Over the years, violentacrez had come to personify Reddit's dark and exploitative side, thanks to his significant power and influence on the site. As Chen wrote in his exposé :
“When Violentacrez first joined the site and started filling it with filth, administrators were wary and they often clashed. But eventually administrators and Violentacrez came to an uneasy truce ... For all his unpleasantness, they realized that Violentacrez was an excellent community moderator and could be counted on to keep the administrators abreast of any illegal content he came across.”
Reddit promotes the idea of a kind of free-market competition between communities, but in practice it doesn't really work that way. The site's "default subreddits" are a group of about 20 communities that every new user subscribes to automatically. Other subreddits depend on users finding them and clicking a subscribe button. In other words, the defaults balloon to disproportionate sizes based not on merit, but status. To newbies, the defaults appear to be Reddit. The "default" status gives them a veneer of official approval; likewise, the user moderators who run them also seem to speak with official capacity.
At their top is an old-boys club of volunteer moderators who take control thanks to connections and friendships. Violentacrez had long been a member of this exclusive network. Before deleting his account, he shared control of some of the site's biggest communities, from r/WTF to r/Funny.
The problem is two-fold: For starters, Reddit relies almost exclusively on volunteers to manage its millions of users. And two, the user, as a result can wield significant power and authority. Ostensibly, once Reddit stopped funneling users into the defaults, the population would become less concentrated. That should make it harder for moderators to accumulate too much power.
Both Martin and Ohanian agreed that the default system was a problem and that "better subreddit discovery" options were on the way, though again they weren't willing to go into specifics.
"It's a complicated problem," Martin said. “The defaults deservedly get a lot of criticism, but the system still somehow works. People find about new subreddits somewhere."
Again, he suggested that solution may bubble up organically from Reddit itself.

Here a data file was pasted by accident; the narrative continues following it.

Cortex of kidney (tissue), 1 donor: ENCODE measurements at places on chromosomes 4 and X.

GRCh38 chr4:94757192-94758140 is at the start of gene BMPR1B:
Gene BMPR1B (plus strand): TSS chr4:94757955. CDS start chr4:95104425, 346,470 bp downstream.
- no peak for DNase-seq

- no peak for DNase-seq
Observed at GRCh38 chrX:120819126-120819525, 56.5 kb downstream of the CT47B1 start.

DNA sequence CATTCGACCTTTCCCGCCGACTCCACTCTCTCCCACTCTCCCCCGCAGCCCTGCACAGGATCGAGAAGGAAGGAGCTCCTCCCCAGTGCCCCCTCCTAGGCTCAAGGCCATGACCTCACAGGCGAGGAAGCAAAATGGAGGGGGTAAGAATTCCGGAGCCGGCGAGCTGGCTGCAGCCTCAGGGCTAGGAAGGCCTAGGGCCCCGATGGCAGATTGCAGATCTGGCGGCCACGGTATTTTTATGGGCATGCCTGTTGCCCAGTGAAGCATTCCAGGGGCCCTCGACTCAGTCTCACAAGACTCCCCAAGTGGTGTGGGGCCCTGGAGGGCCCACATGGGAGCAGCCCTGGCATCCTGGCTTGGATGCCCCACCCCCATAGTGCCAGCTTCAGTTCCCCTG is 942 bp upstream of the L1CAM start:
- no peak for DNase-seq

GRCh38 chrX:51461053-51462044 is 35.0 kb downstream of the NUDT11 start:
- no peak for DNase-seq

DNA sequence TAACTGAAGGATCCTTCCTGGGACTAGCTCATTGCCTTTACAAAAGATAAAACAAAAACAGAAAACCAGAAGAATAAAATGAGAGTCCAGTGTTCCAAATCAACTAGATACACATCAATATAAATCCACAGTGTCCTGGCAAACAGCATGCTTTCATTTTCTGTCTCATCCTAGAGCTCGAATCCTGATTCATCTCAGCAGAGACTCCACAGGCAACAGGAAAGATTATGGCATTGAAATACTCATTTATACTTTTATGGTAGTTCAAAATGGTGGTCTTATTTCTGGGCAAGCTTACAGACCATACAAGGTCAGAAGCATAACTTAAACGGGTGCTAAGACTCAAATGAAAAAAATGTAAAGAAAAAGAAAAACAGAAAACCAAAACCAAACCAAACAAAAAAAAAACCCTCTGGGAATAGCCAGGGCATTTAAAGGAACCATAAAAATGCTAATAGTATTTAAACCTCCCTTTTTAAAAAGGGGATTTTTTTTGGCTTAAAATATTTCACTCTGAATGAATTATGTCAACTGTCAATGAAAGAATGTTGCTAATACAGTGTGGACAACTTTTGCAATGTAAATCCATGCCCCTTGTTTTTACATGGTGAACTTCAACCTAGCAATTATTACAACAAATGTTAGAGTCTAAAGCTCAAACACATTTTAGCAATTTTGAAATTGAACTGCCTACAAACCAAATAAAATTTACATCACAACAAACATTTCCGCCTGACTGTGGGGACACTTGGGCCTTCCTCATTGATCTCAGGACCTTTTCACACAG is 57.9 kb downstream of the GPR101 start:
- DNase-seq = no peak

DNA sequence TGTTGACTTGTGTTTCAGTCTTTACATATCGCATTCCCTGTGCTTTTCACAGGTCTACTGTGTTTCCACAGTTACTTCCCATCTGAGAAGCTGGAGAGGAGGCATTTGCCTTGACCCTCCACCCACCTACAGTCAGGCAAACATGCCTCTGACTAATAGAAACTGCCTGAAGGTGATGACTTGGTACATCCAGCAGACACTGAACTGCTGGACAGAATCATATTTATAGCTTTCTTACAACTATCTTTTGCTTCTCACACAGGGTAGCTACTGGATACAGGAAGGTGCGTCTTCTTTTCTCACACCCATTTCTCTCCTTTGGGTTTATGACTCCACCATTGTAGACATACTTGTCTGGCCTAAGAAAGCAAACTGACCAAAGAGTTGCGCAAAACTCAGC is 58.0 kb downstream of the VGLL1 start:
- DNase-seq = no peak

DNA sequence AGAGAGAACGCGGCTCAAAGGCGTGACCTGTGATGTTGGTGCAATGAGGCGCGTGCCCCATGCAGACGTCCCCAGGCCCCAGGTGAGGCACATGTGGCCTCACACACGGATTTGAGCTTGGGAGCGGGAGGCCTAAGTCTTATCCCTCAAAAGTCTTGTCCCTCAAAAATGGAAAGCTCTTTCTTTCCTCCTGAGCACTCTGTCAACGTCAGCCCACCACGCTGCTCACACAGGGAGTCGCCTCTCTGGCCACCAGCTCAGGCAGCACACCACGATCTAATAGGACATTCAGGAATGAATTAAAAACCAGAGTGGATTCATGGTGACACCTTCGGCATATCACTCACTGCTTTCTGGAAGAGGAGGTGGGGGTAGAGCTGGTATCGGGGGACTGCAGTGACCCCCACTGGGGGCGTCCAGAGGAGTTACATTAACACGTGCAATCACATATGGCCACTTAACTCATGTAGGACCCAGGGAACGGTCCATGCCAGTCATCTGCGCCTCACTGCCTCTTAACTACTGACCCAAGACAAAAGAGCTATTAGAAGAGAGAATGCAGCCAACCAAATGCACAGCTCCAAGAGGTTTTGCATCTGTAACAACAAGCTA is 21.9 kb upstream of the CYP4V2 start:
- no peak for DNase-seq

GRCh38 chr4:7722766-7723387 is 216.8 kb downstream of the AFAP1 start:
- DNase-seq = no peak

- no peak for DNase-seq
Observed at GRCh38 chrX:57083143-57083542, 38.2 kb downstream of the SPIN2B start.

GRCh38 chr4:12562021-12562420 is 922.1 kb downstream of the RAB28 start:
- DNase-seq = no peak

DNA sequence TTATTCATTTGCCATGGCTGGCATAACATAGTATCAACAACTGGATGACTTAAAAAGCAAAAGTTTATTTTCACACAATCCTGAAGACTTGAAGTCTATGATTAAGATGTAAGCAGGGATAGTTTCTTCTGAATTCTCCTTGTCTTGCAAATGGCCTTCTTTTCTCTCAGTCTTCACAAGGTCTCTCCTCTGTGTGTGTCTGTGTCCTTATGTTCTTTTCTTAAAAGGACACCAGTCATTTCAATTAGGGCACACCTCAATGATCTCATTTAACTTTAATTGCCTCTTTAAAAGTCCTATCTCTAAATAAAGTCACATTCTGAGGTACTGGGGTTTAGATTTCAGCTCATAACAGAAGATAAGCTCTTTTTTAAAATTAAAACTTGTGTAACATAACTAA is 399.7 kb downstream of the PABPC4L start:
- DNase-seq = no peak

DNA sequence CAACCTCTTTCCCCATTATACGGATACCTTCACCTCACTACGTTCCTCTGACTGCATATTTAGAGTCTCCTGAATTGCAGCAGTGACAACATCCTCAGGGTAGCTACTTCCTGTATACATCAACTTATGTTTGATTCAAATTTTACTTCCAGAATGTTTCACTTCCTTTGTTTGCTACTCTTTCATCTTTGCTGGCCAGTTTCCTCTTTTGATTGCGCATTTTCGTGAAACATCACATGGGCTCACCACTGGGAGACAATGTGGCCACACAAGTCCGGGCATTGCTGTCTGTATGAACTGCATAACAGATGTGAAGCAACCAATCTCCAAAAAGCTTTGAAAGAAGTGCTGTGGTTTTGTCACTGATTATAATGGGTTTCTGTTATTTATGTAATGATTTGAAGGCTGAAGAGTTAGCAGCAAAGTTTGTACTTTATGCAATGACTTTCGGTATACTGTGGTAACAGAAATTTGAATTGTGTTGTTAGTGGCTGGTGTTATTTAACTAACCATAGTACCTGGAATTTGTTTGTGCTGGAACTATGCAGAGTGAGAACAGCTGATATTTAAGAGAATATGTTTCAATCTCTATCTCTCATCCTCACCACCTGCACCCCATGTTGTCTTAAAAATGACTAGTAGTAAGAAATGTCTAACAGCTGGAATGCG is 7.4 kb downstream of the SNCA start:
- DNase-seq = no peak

"Maybe what fixes the defaults isn't going to come from an employee. It's just going to evolve and evolve in a way that makes a more fair market."
Reddit has only three staff members tasked with community management. Does it need more, to take responsibilities away from user moderators? Ohanian said "no" and again brought up the idea of improving moderator tools.
"Software always scales better than people," he said.
Asked if Reddit had an image problem over the past year, Ohanian quickly said "no."
"It's not been the impression I've gotten. The mayor of Ottawa just did an AMA yesterday. We had one from space the other day. That was awesome. The general public, they look at a platform like Reddit, Twitter, Wordpress, and they see that. They can separate the fact that the Westboro Baptist Church uses Twitter to do their awful stuff. And they can separate it from the platform."
Indeed, despite what seemed an avalanche of bad press in the fall, Reddit's only been rewarded when it comes to traffic, hitting 56 million in February. Not only are mayors and astronauts stopping by, but celebrities continue to see the site's r/IAMA as a legitimate watering hole in press tours. Recent guests have included Anthony Bourdain, Nascar star Jimmy Johnson, and Bill Gates.
Those big names are coming to the site to interact directly with fans and the Internet at large. A public relations goldmine in the age of the social Web r/IAmA has become the face of Reddit and an Internet phenomenon in its own right. And like the rest of the site, the forum was conceived and is now run by users.
Reddit's success has come from giving the crowd freedom to control Reddit, from voting buttons to subreddit subscriptions to community creation. When that causes problems, Reddit's admins see only one viable solution: more user freedom.
"Reddit's a living breathing thing," Martin said. "We're the ones who give it food and water and check it for fleas. But it's going to do what it wants to do."
- SXSW Panel: It's Reddit's Web. We Just Live In It
- Friday, March 8, 5pm
- Sheraton Austin, Capitol EFGH (701 E. 11th St.)
Illustrations by Jason Reed